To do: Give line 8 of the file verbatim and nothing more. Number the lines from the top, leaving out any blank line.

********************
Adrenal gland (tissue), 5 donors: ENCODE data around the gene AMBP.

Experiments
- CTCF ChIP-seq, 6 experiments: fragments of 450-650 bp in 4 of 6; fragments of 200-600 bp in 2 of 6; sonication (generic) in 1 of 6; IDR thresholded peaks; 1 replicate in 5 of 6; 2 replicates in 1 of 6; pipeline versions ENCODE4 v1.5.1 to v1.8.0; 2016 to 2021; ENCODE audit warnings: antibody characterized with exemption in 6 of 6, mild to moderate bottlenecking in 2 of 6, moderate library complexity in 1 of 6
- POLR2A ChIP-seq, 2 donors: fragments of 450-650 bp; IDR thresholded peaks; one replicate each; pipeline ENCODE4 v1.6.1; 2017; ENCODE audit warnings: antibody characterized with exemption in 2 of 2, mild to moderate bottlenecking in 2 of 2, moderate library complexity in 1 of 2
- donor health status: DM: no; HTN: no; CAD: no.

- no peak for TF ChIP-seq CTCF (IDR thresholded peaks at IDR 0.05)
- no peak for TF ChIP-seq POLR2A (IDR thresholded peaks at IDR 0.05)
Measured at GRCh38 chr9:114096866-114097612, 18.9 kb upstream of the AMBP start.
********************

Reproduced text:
Measured at GRCh38 chr9:114096866-114097612, 18.9 kb upstream of the AMBP start.